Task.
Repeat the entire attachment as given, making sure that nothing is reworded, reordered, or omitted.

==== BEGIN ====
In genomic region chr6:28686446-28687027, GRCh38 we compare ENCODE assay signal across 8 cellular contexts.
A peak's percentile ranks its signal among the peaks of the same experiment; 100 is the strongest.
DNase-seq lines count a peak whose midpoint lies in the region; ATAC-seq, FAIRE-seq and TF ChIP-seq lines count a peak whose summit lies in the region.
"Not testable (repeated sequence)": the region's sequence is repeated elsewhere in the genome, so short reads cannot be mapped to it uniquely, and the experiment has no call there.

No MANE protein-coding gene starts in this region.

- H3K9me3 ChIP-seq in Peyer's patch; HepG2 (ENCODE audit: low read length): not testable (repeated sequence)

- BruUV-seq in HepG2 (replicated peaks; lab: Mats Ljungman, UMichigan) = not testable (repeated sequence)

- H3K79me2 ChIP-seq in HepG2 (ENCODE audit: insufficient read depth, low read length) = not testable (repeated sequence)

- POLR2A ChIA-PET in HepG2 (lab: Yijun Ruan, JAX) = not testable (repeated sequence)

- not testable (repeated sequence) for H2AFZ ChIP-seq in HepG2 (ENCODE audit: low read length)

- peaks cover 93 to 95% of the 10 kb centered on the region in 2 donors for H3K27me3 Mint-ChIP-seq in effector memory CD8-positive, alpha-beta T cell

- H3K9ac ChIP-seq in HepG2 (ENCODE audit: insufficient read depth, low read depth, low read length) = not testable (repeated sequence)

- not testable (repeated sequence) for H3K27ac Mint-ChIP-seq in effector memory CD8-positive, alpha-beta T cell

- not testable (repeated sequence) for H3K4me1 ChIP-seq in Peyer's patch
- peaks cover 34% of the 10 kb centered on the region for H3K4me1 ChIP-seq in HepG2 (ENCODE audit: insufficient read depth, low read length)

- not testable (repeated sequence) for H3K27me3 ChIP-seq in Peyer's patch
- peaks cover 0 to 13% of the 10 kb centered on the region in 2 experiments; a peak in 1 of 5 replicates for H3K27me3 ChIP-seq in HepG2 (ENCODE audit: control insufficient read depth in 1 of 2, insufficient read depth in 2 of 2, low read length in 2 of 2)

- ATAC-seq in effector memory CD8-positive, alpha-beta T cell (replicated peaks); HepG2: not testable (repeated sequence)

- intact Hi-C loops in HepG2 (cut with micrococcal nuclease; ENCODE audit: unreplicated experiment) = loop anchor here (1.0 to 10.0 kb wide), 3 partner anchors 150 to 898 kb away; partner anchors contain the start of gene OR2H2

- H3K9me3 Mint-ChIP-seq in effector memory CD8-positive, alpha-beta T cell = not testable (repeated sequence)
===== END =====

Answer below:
In genomic region chr6:28686446-28687027, GRCh38 we compare ENCODE assay signal across 8 cellular contexts.
A peak's percentile ranks its signal among the peaks of the same experiment; 100 is the strongest.
DNase-seq lines count a peak whose midpoint lies in the region; ATAC-seq, FAIRE-seq and TF ChIP-seq lines count a peak whose summit lies in the region.
"Not testable (repeated sequence)": the region's sequence is repeated elsewhere in the genome, so short reads cannot be mapped to it uniquely, and the experiment has no call there.

No MANE protein-coding gene starts in this region.

- H3K9me3 ChIP-seq in Peyer's patch; HepG2 (ENCODE audit: low read length): not testable (repeated sequence)

- BruUV-seq in HepG2 (replicated peaks; lab: Mats Ljungman, UMichigan) = not testable (repeated sequence)

- H3K79me2 ChIP-seq in HepG2 (ENCODE audit: insufficient read depth, low read length) = not testable (repeated sequence)

- POLR2A ChIA-PET in HepG2 (lab: Yijun Ruan, JAX) = not testable (repeated sequence)

- not testable (repeated sequence) for H2AFZ ChIP-seq in HepG2 (ENCODE audit: low read length)

- peaks cover 93 to 95% of the 10 kb centered on the region in 2 donors for H3K27me3 Mint-ChIP-seq in effector memory CD8-positive, alpha-beta T cell

- H3K9ac ChIP-seq in HepG2 (ENCODE audit: insufficient read depth, low read depth, low read length) = not testable (repeated sequence)

- not testable (repeated sequence) for H3K27ac Mint-ChIP-seq in effector memory CD8-positive, alpha-beta T cell

- not testable (repeated sequence) for H3K4me1 ChIP-seq in Peyer's patch
- peaks cover 34% of the 10 kb centered on the region for H3K4me1 ChIP-seq in HepG2 (ENCODE audit: insufficient read depth, low read length)

- not testable (repeated sequence) for H3K27me3 ChIP-seq in Peyer's patch
- peaks cover 0 to 13% of the 10 kb centered on the region in 2 experiments; a peak in 1 of 5 replicates for H3K27me3 ChIP-seq in HepG2 (ENCODE audit: control insufficient read depth in 1 of 2, insufficient read depth in 2 of 2, low read length in 2 of 2)

- ATAC-seq in effector memory CD8-positive, alpha-beta T cell (replicated peaks); HepG2: not testable (repeated sequence)

- intact Hi-C loops in HepG2 (cut with micrococcal nuclease; ENCODE audit: unreplicated experiment) = loop anchor here (1.0 to 10.0 kb wide), 3 partner anchors 150 to 898 kb away; partner anchors contain the start of gene OR2H2

- H3K9me3 Mint-ChIP-seq in effector memory CD8-positive, alpha-beta T cell = not testable (repeated sequence)